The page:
Not very many internally render at 1080p. Even Wipeout HD, which calls itself the only 1080p 60Hz PS3 game, uses resolution up-scaling (e.g. from 1920*810 -> 1920*1080).

Also, almost every modern console game makes use of mixed resolution rendering, where large parts of the processing occur in resolutions such as 640*360.

One reason console games prefer low resolution is simply because they're often pixel-shading bound, and simply using less pixels is a great optimization (720p is about half the memory/processing cost of 1080p, and 640*360 is 1/4 the cost of 720p.) i.e. a pixel-bound 30Hz 720p game would run at 15Hz at 1080p.
Another is the 360 can only render into 10MiB of EDRAM -- a 720p FP16 (HDR) target and a depth buffer exceeds the EDRAM size (which means you'd have to render in two passes, paying the vertex/setup cost twice), but a 1280*680 or 1210*720 FP16+D24S8 combo fits perfectly.

@DavidGArce1337 - your MaximumPC build is designed to run the latest games at the highest detail settings in 1080p at 60Hz.
The 360/PS3 probably runs the same games on lowest detail, at sub 720p at mostly 30Hz (dropping below sometimes). So... you're comparing apples and oranges.

A PS3 quality GPU (e.g. 7900GT 256MB) costs under $10 these days.
A 360 quality GPU is about the same price (maybe ~8800 GT level).
A console-quality PC is pretty damn cheap to build, actually, but you'll be playing the latest games in very low resolutions and using low detail settings, just like your console does.


Every PC game (that benefits from a gamepad) that I've played in the last few years has had perfect support for my 360 gamepad.

#2Hodgman

Posted 13 November 2012 - 10:23 PM

Most console games run in 720p -- many recent ones (e.g. Halo's etc) internally render at an even smaller resolution and upscale to 720p.
Not very many internally render at 1080p. Even Wipeout HD, which calls itself the only 1080p 60Hz PS3 game, uses resolution up-scaling (e.g. from 1920*810 -> 1920*1080).

Also, almost every modern console game makes use of mixed resolution rendering, where large parts of the processing occur in resolutions such as 640*360.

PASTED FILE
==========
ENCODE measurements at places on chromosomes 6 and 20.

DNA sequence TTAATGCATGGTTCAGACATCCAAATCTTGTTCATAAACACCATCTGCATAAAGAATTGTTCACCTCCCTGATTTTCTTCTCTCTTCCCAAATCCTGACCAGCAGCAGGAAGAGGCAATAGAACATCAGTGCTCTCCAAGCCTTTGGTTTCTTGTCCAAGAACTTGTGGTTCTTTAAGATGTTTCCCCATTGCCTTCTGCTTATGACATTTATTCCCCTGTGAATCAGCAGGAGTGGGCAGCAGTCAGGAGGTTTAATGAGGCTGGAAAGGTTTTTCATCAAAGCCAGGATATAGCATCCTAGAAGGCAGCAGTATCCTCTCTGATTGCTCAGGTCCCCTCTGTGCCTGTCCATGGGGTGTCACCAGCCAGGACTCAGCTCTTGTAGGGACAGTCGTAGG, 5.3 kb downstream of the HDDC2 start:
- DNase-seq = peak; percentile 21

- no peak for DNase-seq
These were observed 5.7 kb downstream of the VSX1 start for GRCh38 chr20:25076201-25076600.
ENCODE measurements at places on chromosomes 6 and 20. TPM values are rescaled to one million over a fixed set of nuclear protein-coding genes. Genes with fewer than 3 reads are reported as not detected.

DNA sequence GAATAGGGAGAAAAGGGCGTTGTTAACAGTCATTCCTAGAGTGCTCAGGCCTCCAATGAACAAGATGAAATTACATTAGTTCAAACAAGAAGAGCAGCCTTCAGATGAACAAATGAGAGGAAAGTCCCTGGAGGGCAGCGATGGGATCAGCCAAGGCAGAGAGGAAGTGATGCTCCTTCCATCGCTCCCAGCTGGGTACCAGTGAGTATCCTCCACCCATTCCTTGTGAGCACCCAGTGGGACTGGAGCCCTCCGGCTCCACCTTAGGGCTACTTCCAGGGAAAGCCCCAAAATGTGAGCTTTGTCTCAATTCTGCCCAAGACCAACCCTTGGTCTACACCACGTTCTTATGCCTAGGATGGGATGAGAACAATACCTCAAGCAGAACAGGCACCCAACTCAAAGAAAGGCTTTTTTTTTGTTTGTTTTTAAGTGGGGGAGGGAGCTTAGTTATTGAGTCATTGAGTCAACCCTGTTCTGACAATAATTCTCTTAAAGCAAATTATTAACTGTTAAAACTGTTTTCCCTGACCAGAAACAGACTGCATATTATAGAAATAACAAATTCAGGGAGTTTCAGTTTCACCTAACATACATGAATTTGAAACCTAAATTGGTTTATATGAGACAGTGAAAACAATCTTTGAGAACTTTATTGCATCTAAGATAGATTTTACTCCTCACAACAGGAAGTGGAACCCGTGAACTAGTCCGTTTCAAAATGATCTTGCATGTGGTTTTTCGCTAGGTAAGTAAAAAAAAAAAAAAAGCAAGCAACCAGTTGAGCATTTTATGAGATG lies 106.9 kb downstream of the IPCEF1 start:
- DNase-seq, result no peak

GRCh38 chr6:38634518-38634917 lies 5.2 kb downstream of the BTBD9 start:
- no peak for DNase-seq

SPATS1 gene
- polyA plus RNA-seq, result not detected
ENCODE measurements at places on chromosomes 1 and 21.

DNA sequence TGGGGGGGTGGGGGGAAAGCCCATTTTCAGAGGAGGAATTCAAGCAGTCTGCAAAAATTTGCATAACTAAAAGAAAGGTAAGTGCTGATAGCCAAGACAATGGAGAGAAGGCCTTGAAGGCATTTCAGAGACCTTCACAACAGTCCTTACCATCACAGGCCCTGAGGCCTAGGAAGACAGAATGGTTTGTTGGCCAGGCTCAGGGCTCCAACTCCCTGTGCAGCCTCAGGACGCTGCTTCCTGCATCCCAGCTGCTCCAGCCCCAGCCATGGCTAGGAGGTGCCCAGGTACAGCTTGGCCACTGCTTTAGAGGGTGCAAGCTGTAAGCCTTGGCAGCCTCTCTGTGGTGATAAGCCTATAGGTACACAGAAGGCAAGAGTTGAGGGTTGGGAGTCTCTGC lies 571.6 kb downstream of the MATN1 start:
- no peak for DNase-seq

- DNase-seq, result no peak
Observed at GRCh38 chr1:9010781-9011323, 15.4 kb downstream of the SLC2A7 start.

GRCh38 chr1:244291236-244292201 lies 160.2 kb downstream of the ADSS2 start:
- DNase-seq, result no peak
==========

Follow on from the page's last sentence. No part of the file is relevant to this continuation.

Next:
One reason console games prefer low resolution is simply because they're pixel-shading bound, and less pixels is a great optimization (720p is about half the memory/processing cost of 1080p -- i.e. a pixel-bound 30Hz 720p game would run at 15Hz at 1080p).
Another is the 360 can only render into 10MiB of EDRAM -- a 720p FP16 (HDR) target and a depth buffer exceeds the EDRAM size, but a 1280*680 or 1210*720 FP16+D24S8 combo fits perfectly.

A PS3 quality GPU (e.g. 7900GT 256MB) costs under $10 these days.
A 360 quality GPU is about the same price (maybe ~8800 GT level).
A 360-quality PC is pretty damn cheap to build, actually.

@DavidGArce1337 - your MaximumPC build is designed to run the latest games at the highest detail settings in 1080p at 60Hz.
The 360/PS3 probably runs the same games on lowest detail, at sub 720p at mostly 30Hz (dropping below sometimes). So... you're comparing apples and oranges.


Every PC game (that benefits from a gamepad) that I've played in the last few years has had perfect support for my 360 gamepad.

#1Hodgman

Posted 13 November 2012 - 08:30 PM

Most console games run in 720p -- many recent ones (e.g. Halo's etc) internally render at an even smaller resolution and upscale to 720p.
Not many internally render at 1080p. Even Wipeout HD, which calls itself the only 1080p 60Hz PS3 game, uses resolution up-scaling.

A PS3 quality GPU (7900GT 256MB) costs under $10 these days.
A 360 quality GPU isn't much more (maybe ~8800 GT level).
A 360-quality PC is pretty damn cheap to build, actually.


Every PC game (that benefits from a gamepad) that I've played in the last few years has had perfect support for my 360 gamepad.